He was, in the view of magazine editors, the perfect New Yorker writer--a fount of elegant prose in every form over the Harold Ross and William Shawn postwar decades, a WASP outpost in the American mind being overrun by exotic Mailers, Bellows, Malamuds, Baldwins, Capotes and Kerouacs.
Those of us who came from an immigrant world read him in an effort to understand the rooted life that surrounded our metropolitan isolation. In his novels and short stories, we lived through the social and sexual arrangements of communities to which we did not belong (images of suburban wives opening their adulterous arms and welcoming neighbors' husbands to a post-Pill paradise).
What moved me most was to learn later that, behind that suave writerly voice, was a man literally uncomfortable in his own skin, suffering from psoriasis that made him feel like a leper, a subject which he of course wrote about beautifully, as he did with everything.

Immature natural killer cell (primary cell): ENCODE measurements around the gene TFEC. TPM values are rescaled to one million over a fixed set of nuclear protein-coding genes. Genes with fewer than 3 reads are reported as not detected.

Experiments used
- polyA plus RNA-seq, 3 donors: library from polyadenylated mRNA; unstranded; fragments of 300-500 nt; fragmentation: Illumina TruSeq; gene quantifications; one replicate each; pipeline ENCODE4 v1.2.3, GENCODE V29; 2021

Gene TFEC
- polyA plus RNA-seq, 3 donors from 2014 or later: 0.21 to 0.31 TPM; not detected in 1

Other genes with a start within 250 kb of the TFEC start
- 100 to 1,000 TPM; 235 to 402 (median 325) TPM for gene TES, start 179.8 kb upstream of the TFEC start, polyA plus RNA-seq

When John Updike died yesterday, he left behind more than fifty novels, short story collections, poetry, essays and reviews--a bookshelf of lovely language--by someone who, in his own way, was as much an outsider as the rest of us trying to connect with the life we all shared.